New Brunswick

Lyme disease vastly under-detected in Canada, according to new study

Mount Allison University biologist Vett Lloyd has co-authored a study, published in the journal Healthcare, that suggests only three to four per cent of Lyme disease cases in Canada are diagnosed.

Mount A biologist co-authors research that suggests only 3-4% of Lyme cases are officially diagnosed

Vett Lloyd is a biology professor at Mount Allison University. She says leptospirosis is a naturally-occurring bacteria, which can cause serious health problems for some dogs. (CBC)

A new study published in the journal Healthcare suggests the vast majority of Canadians who have Lyme disease are slipping through the cracks.

The research was done by Vett Lloyd, a Mount Allison University biology professor, and Dr. Ralph Hawkins, a clinical associate professor at the University of Calgary's Cumming School of Medicine.

Lloyd is a founding member of Mount Allison's Lyme Research Network, and Hawkins is a member of the Libin Cardiovascular Institute of Alberta.

Lloyd said they started with a question brought to the research community by patients and their advocates.

They wanted to know why the official number of Lyme diagnoses was so low — fewer than 1,000 — when many thousands of people belong to the patient community.

"If everyone is working from the same baseline information we can perhaps start to move forward to dealing with this disease," said Lloyd, who contracted Lyme disease from a tick in her backyard, and has been studying ticks for several years.

Three data sets 

A graphical abstract of the study by Vett Lloyd and Dr. Ralph Hawkins called 'Under-Detection of Lyme Disease in Canada.' (Vett Lloyd and Dr. Ralph Hawkins)

Lloyd and Hawkins used New Brunswick as a case study and looked at three sets of data.

One was the number of cases near the Canada-United States border.

"The biology is the same," said Lloyd. "The ticks are the same. The climate is the same. The vegetation is the same. The animals are the same. So we should have very similar incidences. And the Canadian incidences are much lower, by the order of roughly 30-fold."

A comparison of the cross-border incidence suggested only 3.6 to 9.8 per cent of Lyme disease cases were being detected in New Brunswick.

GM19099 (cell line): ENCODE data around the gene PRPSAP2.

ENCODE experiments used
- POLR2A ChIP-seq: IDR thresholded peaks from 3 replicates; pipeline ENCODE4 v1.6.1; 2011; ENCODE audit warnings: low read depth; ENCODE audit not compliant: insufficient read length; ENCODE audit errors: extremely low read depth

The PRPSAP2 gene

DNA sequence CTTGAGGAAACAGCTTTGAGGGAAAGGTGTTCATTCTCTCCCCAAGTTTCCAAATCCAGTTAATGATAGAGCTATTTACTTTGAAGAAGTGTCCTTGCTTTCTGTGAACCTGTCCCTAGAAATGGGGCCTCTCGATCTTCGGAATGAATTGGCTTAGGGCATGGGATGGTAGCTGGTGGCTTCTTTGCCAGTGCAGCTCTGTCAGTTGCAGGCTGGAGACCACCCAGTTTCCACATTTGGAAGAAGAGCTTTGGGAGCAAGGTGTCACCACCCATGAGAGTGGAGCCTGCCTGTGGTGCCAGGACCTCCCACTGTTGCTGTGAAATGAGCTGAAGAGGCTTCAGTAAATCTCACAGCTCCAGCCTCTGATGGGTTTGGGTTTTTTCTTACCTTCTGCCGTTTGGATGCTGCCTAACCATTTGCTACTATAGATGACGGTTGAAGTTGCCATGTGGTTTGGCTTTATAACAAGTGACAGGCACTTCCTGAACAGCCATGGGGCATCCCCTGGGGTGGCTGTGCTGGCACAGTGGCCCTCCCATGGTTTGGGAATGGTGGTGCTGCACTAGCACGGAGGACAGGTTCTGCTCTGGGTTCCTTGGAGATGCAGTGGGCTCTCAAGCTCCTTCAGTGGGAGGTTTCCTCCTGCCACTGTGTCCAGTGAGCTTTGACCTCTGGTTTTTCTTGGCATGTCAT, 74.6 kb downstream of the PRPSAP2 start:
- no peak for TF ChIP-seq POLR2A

Similarly, the number of tick and canine infections in the province suggested the corresponding human infection rate should be much higher, said Lloyd. 

Those calculations suggested just 1.7 to 8.3 per cent of the human cases had been detected.

And finally, they looked at the reliability of blood tests and predicted about a 10-fold under-diagnoses, meaning just 9.6 per cent of the Lyme disease cases in New Brunswick had been detected.

Two positive blood tests are required for an official diagnosis and Lloyd said the tests don't work as well in Canada as they should.

"It's probably the fact that we have slightly different Lyme disease bacteria up here that the tests are not designed to capture," she said.

Same results apply across Canada

The researchers suggested all the considerations could be applied generally across the country.

"All of these considerations … strongly suggest that public health information is significantly under-detecting and under-reporting human Lyme cases across Canada," reads the abstract for the study. 

Lloyd and Hawkins estimate that only between three and four per cent of the cases of Lyme disease in Canada are being documented.

A dog is tested for Lyme disease. Based on the number of infected dogs and ticks, the number of Canadians who have Lyme disease should be much higher than the official tally, according to a new report. (The Nature Of Things/CBC/Twitter)

"As a doctor, what worries me the most about this work is the fate of those people who are infected but not diagnosed," said Hawkins, in a news release.

"We know that the outcome for untreated Lyme disease patients is not good."

Hawkins is site lead for General Internal Medicine at South Health Campus in Calgary and treats Lyme patients from across Canada.

Hope for Lyme patients and their families

This research is "very exciting" for Louise Billings, who co-founded the Fredericton area Lyme disease support group in 2007 after a family member got sick.

Billings said she hoped it would lead the medical community and patients to put less stock in the blood tests.

"These tests often produce a false negative," she said.

Most of her group's current 78 members had to go to the U.S. to be diagnosed, using their clinical symptoms and patient history. Only two had positive test results.

"It keeps them from getting the help they need."

So far the New Brunswick Health Department has not commented on the findings.